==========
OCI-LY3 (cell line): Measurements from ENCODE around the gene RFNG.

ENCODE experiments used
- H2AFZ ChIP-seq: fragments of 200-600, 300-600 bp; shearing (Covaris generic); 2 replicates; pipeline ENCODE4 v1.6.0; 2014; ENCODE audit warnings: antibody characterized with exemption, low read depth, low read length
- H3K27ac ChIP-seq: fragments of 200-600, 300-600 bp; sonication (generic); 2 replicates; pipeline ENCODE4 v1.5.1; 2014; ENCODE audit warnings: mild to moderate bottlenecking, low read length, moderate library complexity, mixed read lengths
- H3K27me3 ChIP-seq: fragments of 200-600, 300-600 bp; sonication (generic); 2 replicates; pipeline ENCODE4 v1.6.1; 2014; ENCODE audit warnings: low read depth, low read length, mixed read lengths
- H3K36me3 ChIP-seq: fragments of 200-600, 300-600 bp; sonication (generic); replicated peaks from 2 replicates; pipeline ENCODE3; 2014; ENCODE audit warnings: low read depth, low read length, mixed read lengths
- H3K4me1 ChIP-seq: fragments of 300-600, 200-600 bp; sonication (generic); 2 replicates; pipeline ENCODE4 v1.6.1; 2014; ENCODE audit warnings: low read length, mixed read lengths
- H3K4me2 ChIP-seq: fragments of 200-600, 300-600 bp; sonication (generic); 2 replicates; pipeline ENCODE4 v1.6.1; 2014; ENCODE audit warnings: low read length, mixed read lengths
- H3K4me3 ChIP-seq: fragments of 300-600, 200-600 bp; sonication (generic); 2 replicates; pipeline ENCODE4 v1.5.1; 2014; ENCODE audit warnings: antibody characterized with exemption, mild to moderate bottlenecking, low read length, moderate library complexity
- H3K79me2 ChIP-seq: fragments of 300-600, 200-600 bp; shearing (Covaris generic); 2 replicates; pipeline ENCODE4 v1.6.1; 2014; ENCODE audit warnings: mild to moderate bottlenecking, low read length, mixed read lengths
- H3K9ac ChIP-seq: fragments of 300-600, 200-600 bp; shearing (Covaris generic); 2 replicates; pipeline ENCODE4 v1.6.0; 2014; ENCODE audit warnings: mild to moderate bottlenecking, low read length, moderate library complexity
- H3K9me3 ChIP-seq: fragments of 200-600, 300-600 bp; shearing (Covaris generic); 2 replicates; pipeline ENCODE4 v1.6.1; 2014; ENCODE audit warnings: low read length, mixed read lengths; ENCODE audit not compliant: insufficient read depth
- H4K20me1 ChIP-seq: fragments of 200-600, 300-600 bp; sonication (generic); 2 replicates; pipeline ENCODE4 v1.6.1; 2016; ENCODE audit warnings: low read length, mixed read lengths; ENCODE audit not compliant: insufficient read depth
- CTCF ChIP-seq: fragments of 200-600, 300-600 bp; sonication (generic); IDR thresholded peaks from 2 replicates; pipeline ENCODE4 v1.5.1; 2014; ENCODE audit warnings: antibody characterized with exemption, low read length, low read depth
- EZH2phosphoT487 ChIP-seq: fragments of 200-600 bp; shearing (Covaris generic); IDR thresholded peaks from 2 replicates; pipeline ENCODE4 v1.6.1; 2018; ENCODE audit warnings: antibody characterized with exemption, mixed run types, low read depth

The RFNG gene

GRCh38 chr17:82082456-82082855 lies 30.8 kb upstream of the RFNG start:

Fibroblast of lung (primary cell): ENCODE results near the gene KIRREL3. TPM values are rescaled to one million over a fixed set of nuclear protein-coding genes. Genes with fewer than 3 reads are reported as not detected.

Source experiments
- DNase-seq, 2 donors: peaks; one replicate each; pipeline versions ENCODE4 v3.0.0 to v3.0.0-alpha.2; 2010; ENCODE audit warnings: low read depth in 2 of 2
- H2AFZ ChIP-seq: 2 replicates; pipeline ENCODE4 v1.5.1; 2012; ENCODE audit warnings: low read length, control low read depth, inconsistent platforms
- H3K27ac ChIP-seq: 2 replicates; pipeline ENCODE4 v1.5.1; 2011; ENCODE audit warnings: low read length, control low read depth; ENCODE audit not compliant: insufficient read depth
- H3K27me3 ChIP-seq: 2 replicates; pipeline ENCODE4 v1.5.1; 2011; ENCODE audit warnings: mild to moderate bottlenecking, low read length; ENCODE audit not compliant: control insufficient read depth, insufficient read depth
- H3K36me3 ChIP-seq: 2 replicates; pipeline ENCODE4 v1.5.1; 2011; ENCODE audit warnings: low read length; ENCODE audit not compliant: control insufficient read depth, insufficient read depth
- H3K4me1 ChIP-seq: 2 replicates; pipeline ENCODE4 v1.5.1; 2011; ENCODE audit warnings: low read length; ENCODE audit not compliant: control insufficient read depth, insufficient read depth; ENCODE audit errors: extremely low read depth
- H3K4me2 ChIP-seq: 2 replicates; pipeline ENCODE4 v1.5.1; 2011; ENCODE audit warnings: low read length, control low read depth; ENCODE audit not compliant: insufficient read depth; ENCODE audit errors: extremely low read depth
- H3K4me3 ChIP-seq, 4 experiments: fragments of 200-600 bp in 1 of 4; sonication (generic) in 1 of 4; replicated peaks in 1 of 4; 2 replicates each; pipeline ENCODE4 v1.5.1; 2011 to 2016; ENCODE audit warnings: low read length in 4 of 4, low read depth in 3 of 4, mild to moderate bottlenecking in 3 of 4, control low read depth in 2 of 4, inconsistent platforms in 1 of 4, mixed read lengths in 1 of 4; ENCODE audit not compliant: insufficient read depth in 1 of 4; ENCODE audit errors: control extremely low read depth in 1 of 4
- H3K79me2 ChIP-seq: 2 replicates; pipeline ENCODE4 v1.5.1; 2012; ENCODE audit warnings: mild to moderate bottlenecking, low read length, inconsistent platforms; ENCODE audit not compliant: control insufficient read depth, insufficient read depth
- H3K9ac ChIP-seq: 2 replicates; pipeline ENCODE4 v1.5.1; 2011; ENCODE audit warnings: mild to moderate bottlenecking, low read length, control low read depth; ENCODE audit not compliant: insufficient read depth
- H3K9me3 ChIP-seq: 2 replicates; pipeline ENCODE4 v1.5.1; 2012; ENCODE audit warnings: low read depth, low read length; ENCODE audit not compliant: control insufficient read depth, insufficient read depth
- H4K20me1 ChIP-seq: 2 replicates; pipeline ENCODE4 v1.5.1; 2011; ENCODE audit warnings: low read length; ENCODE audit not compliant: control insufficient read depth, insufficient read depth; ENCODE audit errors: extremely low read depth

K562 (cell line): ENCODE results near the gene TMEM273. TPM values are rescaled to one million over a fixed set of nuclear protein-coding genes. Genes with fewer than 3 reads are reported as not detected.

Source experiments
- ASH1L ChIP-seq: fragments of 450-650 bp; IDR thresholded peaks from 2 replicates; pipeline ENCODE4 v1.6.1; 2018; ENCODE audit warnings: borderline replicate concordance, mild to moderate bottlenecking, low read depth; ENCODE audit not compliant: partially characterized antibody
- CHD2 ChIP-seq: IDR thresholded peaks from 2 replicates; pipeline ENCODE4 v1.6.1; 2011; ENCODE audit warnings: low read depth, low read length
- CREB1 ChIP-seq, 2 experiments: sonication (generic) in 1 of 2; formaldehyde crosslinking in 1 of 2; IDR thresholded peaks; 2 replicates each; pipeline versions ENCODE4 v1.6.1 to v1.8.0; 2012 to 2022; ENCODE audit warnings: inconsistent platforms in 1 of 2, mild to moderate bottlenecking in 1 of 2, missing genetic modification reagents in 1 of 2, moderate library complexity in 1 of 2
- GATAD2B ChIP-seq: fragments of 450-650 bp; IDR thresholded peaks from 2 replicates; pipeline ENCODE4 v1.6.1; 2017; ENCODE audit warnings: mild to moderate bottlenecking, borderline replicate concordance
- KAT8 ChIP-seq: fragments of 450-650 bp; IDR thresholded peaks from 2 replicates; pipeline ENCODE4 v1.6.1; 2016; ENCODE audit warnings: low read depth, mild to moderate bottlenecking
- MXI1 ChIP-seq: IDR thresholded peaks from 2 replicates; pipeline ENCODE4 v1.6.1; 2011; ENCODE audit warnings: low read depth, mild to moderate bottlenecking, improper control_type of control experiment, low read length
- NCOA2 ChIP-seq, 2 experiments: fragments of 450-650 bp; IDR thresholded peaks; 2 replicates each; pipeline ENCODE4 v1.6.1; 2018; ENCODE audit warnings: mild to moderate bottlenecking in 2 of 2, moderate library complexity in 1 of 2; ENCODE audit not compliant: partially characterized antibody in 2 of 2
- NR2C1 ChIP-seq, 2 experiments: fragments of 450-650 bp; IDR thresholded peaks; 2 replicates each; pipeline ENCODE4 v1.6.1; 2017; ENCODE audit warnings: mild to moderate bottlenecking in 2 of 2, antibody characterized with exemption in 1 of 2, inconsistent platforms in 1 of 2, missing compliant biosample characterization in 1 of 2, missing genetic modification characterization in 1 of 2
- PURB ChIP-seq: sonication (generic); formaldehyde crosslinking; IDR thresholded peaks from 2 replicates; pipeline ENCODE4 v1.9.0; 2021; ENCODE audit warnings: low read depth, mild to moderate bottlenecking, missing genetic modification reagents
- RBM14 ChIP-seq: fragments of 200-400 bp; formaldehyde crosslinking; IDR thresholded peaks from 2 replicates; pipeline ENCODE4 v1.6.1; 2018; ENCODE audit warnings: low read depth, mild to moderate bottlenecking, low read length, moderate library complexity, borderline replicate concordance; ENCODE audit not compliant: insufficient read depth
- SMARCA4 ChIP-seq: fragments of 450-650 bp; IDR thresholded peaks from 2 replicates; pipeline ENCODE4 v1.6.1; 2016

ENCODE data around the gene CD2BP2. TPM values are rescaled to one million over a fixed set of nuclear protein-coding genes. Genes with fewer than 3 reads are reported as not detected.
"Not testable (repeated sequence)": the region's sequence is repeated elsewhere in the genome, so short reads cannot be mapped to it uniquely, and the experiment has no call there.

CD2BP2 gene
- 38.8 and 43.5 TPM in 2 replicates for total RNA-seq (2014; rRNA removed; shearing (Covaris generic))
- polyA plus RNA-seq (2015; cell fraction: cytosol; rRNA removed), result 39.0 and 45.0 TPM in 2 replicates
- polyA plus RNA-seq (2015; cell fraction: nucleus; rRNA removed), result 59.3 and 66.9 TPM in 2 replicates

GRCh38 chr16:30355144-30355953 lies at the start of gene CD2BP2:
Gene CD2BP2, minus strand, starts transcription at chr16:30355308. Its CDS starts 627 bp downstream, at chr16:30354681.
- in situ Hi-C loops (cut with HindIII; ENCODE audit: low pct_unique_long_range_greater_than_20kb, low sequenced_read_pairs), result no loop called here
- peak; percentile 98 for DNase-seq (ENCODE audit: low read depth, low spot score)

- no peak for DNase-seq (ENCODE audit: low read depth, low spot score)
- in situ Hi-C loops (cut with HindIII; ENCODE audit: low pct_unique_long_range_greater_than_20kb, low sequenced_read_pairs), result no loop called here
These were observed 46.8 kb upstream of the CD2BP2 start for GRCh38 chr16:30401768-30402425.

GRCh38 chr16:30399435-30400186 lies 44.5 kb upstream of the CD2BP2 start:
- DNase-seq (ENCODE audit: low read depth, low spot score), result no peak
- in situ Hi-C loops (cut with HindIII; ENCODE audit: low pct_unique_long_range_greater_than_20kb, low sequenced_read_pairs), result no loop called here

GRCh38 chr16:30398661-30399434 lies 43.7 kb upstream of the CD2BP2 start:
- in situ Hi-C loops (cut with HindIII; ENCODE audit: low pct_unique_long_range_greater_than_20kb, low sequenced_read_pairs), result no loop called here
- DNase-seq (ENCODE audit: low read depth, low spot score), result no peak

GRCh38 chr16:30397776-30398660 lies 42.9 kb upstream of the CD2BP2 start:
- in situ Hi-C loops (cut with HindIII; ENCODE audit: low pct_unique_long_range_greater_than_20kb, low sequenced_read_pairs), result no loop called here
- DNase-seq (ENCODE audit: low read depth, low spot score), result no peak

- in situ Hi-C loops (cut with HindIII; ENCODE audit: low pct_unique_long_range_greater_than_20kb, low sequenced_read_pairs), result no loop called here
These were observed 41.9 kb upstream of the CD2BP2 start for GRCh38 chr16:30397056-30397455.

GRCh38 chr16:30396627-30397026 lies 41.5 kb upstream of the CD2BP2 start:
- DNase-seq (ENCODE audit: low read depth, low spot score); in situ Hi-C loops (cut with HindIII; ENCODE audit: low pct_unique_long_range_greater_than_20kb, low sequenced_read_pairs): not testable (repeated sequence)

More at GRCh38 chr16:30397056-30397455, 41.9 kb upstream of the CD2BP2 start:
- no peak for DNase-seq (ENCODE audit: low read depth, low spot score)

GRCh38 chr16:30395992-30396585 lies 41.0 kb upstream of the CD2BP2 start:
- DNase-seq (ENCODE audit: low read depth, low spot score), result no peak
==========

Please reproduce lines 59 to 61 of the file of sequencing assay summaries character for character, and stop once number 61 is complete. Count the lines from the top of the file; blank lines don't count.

- DNase-seq (ENCODE audit: low read depth, low spot score), result no peak
- in situ Hi-C loops (cut with HindIII; ENCODE audit: low pct_unique_long_range_greater_than_20kb, low sequenced_read_pairs), result no loop called here

GRCh38 chr16:30398661-30399434 lies 43.7 kb upstream of the CD2BP2 start: